UA Selects Project YES as Focus of Second Annual 'Cats in the Community Day'
Once again faculty, staff and students at The University of Arizona will have an opportunity to work with a social service agency providing vital services for our community â€“ and have some fun while doing it!
Project YES, an after-school tutoring and mentoring program in South Tucson for students in grades 1-8, has been selected as the focus for the UAâ€™s second annual Cats in the Community Day, scheduled for March 7.
Last March, the 2008 Cats in the Community Day saw about 500 UA volunteers â€“ including top administrators, faculty, staff and students â€“ devote part of a Saturday to help transform the Primavera Foundationâ€™s site with a much-needed â€œmakeover.â€ The organization provides services to homeless men, women and families.
For the March 2009 event, the UA Cats in the Community Day planning committee selected Project YES, which provides a safe after-school environment for young students to receive homework help, assistance from tutors to improve their reading skills and a place to enjoy recreational activities, including basketball and soccer leagues. Project YES (Youth Enrichment Services) programs, which range from classes in mural painting and digital arts to projects in service learning and civic responsibility, aim to empower youth and assist in the development of leadership, critical-thinking, community-building and problem-solving skills. Volunteers provide a large portion of these services. About 100 students are enrolled in any given school year, and the daily participation averages between 70-80 students. Located at 100 W. 37th St., the Project YES Youth Center provides free, regularly scheduled after-school programs Monday through Friday from 3 p.m. to 6 p.m. during the school year, and from 12:30 p.m. to 6:30 p.m. during the summer. Project YES is a program of the Tucson Urban League.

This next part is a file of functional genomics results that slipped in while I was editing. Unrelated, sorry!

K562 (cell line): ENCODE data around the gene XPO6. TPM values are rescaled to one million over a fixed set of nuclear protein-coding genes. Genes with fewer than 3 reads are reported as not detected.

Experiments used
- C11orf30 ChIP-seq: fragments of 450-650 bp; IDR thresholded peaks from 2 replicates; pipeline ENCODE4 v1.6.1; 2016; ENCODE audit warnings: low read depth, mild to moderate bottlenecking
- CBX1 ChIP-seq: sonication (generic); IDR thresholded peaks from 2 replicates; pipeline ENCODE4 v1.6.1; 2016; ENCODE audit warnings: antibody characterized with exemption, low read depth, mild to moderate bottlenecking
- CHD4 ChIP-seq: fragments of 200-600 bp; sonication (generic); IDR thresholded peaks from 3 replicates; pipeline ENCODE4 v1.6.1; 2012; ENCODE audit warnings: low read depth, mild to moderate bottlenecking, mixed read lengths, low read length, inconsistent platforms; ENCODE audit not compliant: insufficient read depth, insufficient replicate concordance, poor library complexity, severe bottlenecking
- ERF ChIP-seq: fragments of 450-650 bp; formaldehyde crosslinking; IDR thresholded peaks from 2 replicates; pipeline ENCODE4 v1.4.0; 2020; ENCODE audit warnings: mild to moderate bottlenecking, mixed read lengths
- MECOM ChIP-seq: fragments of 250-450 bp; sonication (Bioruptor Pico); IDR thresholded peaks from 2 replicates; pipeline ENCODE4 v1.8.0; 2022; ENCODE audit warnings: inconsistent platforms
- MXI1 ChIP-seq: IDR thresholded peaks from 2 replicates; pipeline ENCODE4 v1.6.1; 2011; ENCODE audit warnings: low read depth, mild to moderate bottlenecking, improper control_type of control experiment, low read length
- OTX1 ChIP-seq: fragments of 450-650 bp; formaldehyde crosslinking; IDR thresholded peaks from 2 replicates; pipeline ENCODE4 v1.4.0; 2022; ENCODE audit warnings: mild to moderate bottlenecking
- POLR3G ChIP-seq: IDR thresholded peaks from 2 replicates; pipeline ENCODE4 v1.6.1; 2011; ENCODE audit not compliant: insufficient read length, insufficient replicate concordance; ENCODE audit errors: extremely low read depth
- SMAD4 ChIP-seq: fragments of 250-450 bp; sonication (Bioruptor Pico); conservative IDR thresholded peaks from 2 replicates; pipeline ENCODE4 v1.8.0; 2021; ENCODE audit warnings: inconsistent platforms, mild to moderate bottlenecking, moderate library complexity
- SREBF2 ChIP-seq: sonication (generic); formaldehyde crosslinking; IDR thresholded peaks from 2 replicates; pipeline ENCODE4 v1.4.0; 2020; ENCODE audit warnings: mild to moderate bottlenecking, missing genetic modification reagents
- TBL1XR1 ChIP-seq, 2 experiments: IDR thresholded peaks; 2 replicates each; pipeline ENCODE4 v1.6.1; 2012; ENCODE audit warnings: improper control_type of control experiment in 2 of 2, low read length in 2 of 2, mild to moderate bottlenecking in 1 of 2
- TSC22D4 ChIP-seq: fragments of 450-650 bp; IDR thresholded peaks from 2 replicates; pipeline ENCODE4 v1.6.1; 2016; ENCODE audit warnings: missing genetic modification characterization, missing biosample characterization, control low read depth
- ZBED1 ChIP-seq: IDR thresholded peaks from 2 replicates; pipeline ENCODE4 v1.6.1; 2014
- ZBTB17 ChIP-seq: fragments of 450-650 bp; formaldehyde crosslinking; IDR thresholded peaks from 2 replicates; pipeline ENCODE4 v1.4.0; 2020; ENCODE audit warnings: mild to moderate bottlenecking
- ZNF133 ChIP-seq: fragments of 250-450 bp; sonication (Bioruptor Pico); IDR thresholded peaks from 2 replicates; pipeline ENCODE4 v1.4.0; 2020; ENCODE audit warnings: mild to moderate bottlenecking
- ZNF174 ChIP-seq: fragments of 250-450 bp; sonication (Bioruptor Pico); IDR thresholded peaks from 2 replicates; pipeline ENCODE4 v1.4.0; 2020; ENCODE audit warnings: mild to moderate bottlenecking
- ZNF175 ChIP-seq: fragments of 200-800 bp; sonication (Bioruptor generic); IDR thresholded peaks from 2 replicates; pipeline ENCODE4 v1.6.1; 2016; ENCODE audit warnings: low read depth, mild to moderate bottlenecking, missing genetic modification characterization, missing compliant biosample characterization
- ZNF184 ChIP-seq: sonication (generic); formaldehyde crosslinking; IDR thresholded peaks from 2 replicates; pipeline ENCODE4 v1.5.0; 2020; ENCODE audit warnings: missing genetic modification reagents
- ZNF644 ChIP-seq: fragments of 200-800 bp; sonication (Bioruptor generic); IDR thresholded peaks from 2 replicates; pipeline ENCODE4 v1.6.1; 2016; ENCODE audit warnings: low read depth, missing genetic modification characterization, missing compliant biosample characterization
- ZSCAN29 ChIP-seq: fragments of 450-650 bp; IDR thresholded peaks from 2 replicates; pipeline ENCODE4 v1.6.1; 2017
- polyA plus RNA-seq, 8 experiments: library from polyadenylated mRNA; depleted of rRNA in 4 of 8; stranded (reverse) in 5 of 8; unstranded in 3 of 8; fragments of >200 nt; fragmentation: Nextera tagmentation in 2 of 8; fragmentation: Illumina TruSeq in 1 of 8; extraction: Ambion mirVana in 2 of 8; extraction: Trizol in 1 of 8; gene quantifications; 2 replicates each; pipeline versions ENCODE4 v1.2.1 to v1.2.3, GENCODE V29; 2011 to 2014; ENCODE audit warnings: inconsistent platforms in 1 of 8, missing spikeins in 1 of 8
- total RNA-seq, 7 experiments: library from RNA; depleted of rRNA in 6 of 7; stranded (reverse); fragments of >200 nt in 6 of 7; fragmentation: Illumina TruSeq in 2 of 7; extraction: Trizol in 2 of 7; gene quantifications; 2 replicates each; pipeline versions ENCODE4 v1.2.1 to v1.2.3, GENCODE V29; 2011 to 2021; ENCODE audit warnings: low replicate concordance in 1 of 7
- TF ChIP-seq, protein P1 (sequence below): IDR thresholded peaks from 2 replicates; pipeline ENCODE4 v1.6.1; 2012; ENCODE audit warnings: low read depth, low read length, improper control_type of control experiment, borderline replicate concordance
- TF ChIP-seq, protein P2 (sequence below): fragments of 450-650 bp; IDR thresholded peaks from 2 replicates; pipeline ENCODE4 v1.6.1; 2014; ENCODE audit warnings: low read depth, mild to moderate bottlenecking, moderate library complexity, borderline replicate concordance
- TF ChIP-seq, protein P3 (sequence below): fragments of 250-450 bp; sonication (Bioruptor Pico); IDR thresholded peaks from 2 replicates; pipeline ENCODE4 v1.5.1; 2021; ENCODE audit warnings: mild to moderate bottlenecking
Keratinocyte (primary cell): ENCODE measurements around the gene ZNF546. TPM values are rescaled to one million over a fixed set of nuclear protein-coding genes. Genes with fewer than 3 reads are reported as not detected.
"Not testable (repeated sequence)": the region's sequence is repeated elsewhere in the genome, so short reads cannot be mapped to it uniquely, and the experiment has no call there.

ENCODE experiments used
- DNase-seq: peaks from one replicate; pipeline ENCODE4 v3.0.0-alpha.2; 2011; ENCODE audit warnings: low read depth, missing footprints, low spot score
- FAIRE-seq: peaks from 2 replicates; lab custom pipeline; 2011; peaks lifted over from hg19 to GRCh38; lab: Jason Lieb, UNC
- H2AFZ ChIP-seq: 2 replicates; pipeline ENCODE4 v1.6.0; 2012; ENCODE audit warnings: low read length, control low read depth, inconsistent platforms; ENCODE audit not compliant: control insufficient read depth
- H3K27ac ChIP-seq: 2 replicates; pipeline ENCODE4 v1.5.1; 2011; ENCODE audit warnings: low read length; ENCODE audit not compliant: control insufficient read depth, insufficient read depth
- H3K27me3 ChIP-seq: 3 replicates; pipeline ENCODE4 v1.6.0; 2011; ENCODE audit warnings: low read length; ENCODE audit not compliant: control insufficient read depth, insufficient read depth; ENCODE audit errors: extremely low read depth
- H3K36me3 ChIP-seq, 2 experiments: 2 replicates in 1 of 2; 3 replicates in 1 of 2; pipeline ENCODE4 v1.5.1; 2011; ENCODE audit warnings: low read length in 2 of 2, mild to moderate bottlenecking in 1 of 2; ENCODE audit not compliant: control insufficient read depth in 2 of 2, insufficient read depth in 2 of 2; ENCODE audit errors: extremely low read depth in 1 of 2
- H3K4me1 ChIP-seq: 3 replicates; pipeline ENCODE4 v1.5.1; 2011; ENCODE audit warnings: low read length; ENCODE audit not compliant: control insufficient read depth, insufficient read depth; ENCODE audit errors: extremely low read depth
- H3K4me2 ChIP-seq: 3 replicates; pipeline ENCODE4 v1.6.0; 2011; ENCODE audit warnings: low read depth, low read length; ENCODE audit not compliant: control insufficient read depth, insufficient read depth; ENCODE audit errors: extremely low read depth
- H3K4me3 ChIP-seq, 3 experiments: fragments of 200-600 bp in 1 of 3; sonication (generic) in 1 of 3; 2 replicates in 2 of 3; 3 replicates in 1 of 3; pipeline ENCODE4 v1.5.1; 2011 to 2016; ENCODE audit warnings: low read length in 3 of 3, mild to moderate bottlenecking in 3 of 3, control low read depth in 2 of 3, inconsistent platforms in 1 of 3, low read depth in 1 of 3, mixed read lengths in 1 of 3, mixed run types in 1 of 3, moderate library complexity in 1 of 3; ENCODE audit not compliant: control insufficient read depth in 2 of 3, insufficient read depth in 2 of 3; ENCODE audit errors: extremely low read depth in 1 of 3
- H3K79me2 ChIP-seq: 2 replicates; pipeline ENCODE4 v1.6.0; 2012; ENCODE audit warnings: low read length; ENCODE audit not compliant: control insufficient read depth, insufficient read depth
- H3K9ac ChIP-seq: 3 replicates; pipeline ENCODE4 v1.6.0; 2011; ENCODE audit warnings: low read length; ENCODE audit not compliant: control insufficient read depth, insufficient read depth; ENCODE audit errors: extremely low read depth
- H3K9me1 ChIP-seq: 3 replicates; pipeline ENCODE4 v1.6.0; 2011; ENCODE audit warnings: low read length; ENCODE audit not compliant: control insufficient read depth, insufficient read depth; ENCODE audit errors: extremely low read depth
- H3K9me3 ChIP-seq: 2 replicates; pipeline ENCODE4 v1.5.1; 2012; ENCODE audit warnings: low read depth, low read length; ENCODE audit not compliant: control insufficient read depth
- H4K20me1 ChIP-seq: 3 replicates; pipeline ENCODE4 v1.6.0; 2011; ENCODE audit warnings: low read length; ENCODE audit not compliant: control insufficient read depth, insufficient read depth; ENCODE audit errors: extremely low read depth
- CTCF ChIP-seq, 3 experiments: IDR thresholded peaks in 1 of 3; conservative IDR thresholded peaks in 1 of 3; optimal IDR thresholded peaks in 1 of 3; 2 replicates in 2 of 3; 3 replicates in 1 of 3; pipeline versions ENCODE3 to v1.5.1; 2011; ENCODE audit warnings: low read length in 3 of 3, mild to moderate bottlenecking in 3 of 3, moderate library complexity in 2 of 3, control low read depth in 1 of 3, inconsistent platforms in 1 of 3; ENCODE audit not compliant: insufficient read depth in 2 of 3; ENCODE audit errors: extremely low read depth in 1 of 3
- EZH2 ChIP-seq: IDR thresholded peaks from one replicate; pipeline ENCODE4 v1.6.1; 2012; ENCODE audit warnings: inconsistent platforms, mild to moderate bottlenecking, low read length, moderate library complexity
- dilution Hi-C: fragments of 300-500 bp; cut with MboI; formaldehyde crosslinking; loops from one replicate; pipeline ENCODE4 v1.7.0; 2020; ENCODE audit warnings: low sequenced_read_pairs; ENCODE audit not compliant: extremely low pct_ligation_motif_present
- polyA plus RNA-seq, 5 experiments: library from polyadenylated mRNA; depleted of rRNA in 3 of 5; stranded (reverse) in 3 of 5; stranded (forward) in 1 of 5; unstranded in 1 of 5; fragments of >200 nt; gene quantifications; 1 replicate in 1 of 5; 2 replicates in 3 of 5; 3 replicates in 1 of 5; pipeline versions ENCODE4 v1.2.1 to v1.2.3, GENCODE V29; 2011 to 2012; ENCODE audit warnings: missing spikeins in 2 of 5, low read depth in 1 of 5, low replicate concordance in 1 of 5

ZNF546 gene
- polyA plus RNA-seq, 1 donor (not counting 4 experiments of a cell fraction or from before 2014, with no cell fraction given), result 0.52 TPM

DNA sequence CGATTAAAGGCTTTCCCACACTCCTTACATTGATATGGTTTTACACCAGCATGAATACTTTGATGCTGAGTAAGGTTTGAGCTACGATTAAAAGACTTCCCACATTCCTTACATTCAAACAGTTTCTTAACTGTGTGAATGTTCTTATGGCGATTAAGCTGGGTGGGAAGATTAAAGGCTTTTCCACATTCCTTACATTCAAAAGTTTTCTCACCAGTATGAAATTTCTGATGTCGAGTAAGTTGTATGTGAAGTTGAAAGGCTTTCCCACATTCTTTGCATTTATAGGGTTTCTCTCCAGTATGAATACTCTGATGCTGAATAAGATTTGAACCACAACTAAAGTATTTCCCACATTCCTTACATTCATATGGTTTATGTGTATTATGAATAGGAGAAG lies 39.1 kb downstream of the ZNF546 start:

"Project YES has so many needs," said Holly Altman, director of outreach and community partnerships in the UA Office of Community Relations. "The facility is run down because, as with many nonprofit programs, limited funds are spent on program activities first."
Among the biggest needs, she said, are age-appropriate books as well as more volunteers to read to the children and help them with their homework.
"Our goal is to 'make over' the facility during Cats in the Community Day. But I hope this event will also create an ongoing connection between UA volunteers, Project YES, and the many children they serve," Altman said.
The UA planning committee is working with Project YES staff to develop the list of specific projects to be completed during Cats in the Community Day â€“ a program of the Office of Community Relations â€“ but work is certain to include landscaping, painting, cleaning and a variety of other efforts. As in past years, UA art professor Jackson Boeltsâ€™ senior-level graphic design class will design and lead the implementation of artistic enhancements throughout the site.
General volunteer registration will open after the winter closure.